Tuesday, July 07, 2015

Kneat Knott's! - November 1960

Today's vintage Knott's Berry Farm images are cool because they feature subject matter that you don't often see in photos.

Like this one, showing the interior of a print shop, complete with printing press. It's fun looking at all the details, like the visors hanging on the wall (I can't tell if they have green eyeshades), the old portraits, a can of ink, and so on. That press is a cast iron beast; I'll bet it still works!


Now we're at the blacksmith's shop (I've never seen an interior of that before). Our smith wears a sort of clip-on microphone, presumably as he explains the art of making horseshoes. "You get this metal super hot and hit it like a crazy person! Any questions?". How many places needed to employ a full-time blacksmith in 1960? Lucky for him, Knott's had lots of horses and mules, and even a few burros. 


10 comments:

K. Martinez said...

The print shop photo is a beauty. I remember in junior high or high school it might've been, I had taken a shop class related to printing and in the classroom there were these trays and boxes filled with type like seen in this photo. It was our assignment to write articles then construct them with the type pieces in the tray including putting together a headline and then operate the printing press to create a final product. I loved that class. That was all but forgotten, but this photo just helped recall that long lost memory. What an awesome post today. Thanks, Major.

Nanook said...

Major-

These are very much unusual views. Personally, I think every theme park should employ at least one, genuine blacksmith-!

It kinda looks as if the "microphone" in the 2nd image is just that. Perhaps a Shure #520 or 520B, "Green Bullet" Harmonica Microphone, around since 1949. Or perhaps its precursor, the #152, 10 years its senior.

Thanks, Major.

Monica said...

I got a horseshoe nail ring made by a blacksmith at Knott's Berry Farm when I was a kid. I think I still have it 20 + + years later!

Major Pepperidge said...

K. Martinez, my grandfather was in the printing business; we still have a few nice fine art books that he and his partner published many years ago. After he passed away, we found quite a lot of metal type out in the garage, along with large books of fonts and other paraphernalia. I wish I had spoken to him about his life in the printing biz, darn it. Your class sounds like it would have been fun, I’m sure I would have loved something like that!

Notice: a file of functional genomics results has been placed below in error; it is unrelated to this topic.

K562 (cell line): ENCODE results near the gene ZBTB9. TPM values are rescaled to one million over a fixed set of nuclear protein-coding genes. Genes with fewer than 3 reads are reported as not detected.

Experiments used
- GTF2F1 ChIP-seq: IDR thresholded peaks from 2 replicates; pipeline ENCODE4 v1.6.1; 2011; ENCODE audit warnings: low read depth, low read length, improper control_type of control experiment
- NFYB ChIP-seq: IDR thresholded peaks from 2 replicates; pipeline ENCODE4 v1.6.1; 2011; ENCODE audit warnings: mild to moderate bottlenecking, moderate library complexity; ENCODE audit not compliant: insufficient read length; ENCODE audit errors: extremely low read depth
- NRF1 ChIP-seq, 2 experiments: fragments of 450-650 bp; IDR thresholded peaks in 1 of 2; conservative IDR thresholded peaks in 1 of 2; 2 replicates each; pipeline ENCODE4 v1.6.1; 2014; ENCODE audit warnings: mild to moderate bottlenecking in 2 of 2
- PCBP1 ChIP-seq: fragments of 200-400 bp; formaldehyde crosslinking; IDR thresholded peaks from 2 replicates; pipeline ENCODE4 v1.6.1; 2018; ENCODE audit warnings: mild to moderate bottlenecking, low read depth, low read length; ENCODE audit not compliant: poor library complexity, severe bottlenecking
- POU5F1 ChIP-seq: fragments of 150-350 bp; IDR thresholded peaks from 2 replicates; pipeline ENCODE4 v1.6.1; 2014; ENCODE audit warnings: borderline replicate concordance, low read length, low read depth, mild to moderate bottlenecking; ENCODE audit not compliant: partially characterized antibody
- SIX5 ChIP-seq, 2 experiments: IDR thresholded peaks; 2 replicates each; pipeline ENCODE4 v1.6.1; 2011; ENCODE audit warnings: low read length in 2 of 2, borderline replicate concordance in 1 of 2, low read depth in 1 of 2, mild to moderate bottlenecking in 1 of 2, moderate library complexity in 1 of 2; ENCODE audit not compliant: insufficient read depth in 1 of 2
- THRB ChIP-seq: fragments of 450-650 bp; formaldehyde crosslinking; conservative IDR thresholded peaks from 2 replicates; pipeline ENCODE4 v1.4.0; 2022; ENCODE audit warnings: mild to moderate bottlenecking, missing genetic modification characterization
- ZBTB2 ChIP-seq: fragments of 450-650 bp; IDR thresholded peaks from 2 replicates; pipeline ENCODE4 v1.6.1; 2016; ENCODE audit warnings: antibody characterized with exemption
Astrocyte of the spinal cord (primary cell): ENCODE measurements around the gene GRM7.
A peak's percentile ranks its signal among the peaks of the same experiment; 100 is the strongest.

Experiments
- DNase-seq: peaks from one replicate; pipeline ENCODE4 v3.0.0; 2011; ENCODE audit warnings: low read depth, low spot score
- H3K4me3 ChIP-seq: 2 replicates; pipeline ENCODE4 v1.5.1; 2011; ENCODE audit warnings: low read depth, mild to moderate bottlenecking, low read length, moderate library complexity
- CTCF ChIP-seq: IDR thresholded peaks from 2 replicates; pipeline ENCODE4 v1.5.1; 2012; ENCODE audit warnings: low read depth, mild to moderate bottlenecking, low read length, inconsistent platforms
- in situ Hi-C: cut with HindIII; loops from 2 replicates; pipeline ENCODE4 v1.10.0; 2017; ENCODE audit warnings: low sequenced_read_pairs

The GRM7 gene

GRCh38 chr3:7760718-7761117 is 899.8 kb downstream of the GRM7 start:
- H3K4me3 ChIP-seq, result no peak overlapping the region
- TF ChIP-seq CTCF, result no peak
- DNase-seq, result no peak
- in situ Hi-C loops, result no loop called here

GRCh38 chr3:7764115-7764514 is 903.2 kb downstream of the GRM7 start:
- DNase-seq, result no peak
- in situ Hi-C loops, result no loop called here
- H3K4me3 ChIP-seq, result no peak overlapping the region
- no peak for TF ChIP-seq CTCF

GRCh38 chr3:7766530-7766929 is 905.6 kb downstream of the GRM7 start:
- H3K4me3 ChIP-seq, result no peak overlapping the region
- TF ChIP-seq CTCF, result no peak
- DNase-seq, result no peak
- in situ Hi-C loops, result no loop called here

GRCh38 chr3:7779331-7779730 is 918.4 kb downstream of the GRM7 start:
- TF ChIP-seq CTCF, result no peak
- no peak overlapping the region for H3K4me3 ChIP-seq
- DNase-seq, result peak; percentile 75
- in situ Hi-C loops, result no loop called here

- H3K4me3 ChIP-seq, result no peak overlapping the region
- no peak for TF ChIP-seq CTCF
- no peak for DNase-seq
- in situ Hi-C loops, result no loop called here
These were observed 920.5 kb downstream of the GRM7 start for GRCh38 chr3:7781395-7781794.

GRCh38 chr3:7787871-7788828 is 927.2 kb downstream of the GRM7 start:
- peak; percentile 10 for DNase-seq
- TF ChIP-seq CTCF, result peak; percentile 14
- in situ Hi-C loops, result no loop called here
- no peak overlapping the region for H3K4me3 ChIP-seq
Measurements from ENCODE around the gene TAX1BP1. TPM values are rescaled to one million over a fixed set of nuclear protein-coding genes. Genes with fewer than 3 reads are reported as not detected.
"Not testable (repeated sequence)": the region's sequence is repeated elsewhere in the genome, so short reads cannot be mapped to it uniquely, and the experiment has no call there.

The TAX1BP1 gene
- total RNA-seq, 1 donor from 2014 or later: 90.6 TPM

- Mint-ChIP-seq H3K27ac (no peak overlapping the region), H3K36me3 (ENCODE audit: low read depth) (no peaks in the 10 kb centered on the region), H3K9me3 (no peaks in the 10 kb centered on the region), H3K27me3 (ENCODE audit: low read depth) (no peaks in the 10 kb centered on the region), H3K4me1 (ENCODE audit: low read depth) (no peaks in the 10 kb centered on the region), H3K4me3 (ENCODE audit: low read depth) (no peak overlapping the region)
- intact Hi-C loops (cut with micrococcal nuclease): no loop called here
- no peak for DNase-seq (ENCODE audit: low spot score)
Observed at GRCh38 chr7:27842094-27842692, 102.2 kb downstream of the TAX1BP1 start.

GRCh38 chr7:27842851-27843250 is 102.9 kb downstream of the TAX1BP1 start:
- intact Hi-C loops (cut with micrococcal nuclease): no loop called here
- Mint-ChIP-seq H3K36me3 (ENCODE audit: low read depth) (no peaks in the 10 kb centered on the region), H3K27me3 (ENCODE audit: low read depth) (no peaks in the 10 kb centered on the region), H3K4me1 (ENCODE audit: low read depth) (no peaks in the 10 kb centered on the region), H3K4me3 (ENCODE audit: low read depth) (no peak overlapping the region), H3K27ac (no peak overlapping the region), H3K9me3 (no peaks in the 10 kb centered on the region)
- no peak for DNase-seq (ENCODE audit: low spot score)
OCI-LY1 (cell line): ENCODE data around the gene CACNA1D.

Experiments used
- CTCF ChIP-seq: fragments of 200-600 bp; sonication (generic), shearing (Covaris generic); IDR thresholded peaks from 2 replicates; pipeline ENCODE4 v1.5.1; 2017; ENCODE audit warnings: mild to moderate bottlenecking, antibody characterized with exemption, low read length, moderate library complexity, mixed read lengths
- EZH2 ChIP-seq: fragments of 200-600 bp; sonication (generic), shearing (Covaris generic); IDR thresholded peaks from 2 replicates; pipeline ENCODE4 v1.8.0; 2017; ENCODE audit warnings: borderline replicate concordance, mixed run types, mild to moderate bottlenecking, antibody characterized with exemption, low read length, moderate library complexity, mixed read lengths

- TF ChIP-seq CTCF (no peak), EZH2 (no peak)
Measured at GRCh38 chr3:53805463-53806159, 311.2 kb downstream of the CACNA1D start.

Nanook, did you just happen to know all about vintage clip-on microphones? Is there anything that you don’t know about?! ;-)

Monica, very cool, I’m glad that you still have your ring! What a neat keepsake.

Nanook said...

Major-

As I'm fond of saying: I know 'just' enough about a lot of things to make me sound smarter than I am, and/or get me in big trouble.

I think we can say with some certainty that IS a microphone he's wearing. It may not be manufactured by Shure, as other manufacturers produced similarly-shaped microphones. However they would have had a threaded stem for attachment to a stand, etc., and that doesn't seem in evidence here. Heck, maybe it's just some odd switching or signaling device. Now - let me tell you all about that anvil he's using...

I also think it's safe to say the combined knowledge of the those who follow/comment within this blog is quite staggering. We may not be able to recite Pi out to the 1 million + digits range (although I wouldn't bet on that one), but we sure have tons of practical information.

Kenneth Lane said...

Knice!

Major Pepperidge said...

Nanook, yeah, I was pretty sure it was a microphone (what the heck else could it be?). And you are right, the GDB readers know a whole lot of stuff!

Kenneth Lane, ouch!

Dean Finder said...

Waterloo Village (more of a Historic Williamsburg than Knotts) employed a full-time blacksmith as late as the 1990s. As the guy who founded the place as a historic village got caught up in mismanagement, that blacksmith was briefly installed as the head of the foundation that ran it.

Major Pepperidge said...

Dean Finder, I'm sure that there are still a number of full-time blacksmiths around, even today! Those jobs must be hard to come by though. Never heard of "Waterloo Village", so thanks for mentioning it.

Melissa said...

Can you stand another story? When I was five years old, my family went to Genesee Country Village, which is a recreation of an early 19th-century pioneer settlement. Our tour group went to the printing shop, and I was just fascinated by the press. I stood up against the rope that separated the tourists from the press and watched all big-eyed and rapt through the whole presentation, and at the end, the printer (kind of a gruff old guy) made a souvenir page and gave it to me. A woman behind me asked if she could have one for her kids, and the printer said, "No! I'm not gonna stand around here! printing them all day!" Ever since then, my mother has teased me about charming the old-timey printer!